In 2003, McSorley was a singer and musician in a fledgling band, who made a choice. He gave away all his possessions (so there was no turning back) and joined the Army. His band’s songs dealt with, among many, themes of war and death and personal codes of honor. McSorley decided that if the lyrics were important enough for him to write and sing, it was essential for him to live by the same ethos as those words. He felt bound to push the limits of personal experience in order to sing about what he knew.
Since enlisting, McSorley and multi-instrumentalist Erik Wunder continue to record and release works of music acclaimed by fans and critics, using the band name Cobalt. McSorley records during furloughs and breaks from his active- and combat-duty obligations as a soldier. They make music at their own pace, and on their own terms.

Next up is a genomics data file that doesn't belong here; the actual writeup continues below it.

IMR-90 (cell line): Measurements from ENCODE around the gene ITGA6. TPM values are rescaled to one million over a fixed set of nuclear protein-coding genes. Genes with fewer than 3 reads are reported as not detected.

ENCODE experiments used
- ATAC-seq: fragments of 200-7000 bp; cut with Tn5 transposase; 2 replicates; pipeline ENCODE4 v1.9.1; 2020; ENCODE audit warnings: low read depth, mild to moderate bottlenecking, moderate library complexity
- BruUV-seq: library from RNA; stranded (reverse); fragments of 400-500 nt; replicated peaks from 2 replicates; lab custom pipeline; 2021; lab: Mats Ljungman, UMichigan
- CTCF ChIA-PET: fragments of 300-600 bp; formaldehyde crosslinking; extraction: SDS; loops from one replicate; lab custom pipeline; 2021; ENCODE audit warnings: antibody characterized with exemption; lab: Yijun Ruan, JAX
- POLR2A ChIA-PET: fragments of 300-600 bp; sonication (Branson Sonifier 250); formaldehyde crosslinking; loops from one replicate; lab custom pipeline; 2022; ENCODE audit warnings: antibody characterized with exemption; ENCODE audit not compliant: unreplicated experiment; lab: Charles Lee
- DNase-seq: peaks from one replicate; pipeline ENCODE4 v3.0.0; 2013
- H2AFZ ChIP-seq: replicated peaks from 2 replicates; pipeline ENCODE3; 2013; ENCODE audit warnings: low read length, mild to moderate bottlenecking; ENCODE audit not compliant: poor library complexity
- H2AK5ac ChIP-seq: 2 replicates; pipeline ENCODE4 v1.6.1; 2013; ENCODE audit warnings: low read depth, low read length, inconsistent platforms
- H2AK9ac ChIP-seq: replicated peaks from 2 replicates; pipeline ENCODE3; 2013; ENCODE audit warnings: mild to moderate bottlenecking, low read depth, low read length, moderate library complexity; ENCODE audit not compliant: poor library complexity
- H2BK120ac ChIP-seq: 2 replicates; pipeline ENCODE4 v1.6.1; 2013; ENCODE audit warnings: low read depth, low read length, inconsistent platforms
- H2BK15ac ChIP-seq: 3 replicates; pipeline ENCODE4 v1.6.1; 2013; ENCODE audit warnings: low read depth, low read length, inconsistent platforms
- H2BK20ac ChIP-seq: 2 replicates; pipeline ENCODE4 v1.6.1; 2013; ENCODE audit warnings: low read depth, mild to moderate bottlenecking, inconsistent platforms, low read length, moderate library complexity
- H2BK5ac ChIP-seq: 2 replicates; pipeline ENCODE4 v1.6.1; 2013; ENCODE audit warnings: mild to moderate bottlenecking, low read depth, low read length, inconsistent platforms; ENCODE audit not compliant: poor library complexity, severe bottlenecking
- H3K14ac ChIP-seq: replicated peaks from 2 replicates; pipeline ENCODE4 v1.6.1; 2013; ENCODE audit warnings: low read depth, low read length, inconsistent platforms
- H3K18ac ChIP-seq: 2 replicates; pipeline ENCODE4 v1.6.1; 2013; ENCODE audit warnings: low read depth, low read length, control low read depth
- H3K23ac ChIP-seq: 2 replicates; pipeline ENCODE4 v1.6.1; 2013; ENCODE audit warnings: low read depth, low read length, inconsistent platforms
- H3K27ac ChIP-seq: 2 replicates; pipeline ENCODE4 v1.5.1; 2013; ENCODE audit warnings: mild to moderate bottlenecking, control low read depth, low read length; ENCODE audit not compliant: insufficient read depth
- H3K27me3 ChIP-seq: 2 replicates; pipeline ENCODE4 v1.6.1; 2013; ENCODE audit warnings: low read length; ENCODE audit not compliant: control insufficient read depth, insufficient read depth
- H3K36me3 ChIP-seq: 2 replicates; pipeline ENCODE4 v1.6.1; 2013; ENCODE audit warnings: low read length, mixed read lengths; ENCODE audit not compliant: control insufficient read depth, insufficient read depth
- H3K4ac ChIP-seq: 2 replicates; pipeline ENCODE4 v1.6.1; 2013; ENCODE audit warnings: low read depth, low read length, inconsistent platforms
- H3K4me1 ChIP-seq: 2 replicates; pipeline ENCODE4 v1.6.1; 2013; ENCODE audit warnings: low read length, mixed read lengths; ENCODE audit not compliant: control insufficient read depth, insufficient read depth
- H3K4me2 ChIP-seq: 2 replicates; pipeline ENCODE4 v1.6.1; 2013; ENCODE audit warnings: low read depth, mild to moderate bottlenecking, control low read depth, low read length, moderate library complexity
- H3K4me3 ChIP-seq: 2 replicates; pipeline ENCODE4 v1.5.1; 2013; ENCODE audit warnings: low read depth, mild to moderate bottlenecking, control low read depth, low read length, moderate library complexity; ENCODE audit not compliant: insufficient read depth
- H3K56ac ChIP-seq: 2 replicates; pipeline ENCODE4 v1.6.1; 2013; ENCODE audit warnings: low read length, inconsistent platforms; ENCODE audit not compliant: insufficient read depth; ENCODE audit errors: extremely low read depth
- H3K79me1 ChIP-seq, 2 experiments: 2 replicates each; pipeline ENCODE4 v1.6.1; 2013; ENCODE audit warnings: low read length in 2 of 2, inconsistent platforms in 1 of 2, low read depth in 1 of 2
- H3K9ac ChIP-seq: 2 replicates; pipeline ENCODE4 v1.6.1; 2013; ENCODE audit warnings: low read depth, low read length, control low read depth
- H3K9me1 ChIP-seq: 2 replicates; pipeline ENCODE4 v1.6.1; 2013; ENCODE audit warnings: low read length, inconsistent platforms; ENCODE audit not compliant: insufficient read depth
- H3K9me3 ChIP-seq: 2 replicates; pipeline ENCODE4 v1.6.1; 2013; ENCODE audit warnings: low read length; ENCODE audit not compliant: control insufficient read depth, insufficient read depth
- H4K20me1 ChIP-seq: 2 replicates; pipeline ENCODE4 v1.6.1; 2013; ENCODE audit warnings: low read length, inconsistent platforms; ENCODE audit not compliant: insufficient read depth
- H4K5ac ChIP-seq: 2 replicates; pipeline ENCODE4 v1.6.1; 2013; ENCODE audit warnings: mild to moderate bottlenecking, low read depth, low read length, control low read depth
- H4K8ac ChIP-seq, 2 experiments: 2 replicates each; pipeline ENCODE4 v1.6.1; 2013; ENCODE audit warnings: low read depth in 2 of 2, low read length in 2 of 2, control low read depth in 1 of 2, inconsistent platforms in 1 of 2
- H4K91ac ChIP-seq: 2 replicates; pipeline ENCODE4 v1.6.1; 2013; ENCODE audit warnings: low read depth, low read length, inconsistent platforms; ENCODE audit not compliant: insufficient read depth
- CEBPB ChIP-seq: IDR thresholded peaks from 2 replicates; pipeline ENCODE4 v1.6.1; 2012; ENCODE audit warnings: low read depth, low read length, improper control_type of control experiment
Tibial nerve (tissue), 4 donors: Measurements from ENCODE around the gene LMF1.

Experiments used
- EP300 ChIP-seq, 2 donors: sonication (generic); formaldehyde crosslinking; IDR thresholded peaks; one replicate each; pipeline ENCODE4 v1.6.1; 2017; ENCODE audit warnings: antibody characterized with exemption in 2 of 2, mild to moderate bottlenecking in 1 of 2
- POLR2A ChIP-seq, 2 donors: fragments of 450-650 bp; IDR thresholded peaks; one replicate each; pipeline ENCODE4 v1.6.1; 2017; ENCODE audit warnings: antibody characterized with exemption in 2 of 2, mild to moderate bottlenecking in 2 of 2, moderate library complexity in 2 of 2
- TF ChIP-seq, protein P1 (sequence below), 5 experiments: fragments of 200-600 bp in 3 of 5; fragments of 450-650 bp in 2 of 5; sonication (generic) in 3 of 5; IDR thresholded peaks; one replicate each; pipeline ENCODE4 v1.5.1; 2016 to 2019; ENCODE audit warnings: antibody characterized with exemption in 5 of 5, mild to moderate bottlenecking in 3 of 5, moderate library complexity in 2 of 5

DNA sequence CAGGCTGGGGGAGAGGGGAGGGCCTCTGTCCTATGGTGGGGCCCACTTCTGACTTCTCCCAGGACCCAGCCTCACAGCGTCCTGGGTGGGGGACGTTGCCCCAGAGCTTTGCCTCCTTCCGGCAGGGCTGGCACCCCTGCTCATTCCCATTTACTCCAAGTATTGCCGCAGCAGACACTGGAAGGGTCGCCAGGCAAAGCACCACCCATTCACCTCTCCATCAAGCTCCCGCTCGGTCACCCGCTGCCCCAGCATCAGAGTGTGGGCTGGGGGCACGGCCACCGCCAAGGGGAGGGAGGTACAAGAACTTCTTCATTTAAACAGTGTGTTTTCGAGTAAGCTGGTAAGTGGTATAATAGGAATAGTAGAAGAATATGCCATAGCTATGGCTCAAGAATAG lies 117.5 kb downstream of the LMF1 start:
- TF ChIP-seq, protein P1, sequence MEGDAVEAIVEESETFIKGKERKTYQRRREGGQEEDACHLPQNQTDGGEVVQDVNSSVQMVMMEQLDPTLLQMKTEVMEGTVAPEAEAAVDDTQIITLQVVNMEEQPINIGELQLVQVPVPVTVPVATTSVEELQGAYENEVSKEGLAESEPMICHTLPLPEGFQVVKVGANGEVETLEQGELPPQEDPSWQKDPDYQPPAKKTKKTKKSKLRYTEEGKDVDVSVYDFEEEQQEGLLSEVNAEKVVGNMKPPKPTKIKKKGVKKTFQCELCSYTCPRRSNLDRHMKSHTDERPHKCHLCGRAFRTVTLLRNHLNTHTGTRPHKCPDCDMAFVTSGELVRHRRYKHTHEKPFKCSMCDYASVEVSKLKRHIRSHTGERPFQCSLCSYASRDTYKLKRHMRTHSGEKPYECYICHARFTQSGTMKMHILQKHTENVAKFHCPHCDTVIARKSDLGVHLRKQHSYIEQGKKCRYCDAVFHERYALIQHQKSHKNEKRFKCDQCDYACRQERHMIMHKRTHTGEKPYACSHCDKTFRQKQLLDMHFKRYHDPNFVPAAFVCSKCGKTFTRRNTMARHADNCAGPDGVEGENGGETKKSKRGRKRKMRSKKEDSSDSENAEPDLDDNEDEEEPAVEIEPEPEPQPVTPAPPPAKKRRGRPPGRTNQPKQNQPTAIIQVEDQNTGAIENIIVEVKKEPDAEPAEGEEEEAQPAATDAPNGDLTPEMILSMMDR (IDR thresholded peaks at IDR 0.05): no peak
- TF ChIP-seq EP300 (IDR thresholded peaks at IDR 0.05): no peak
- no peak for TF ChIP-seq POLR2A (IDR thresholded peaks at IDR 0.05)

Cobalt’s sound defies categorization. It is at times slow, layered, fast, nuanced, subtle, primal, ponderous, weighty and psychedelic. At all times it is experimental, heavy and intense. Numerous styles ebb and flow and eventually coalesce into a style all their own. “What’s important is the art,” said McSorley.
McSorley remains unfazed and unchanged by the band’s popularity. He does rare interviews and few promotions. He never strays from or betrays the vision of the band, or himself, and therefore is unaffected by positive or negative comments about either. Likewise, he overlooks political and jingoistic debate and focuses on his career as a soldier. He chose his mission, both with Cobalt and the Army, and fulfills his duty, as promised.
Don’t explain, just do. Relentless pursuit of your vision, in line with your values, reveals the legitimate and true you.
From September 2010, http://raising-a-man.tumblr.com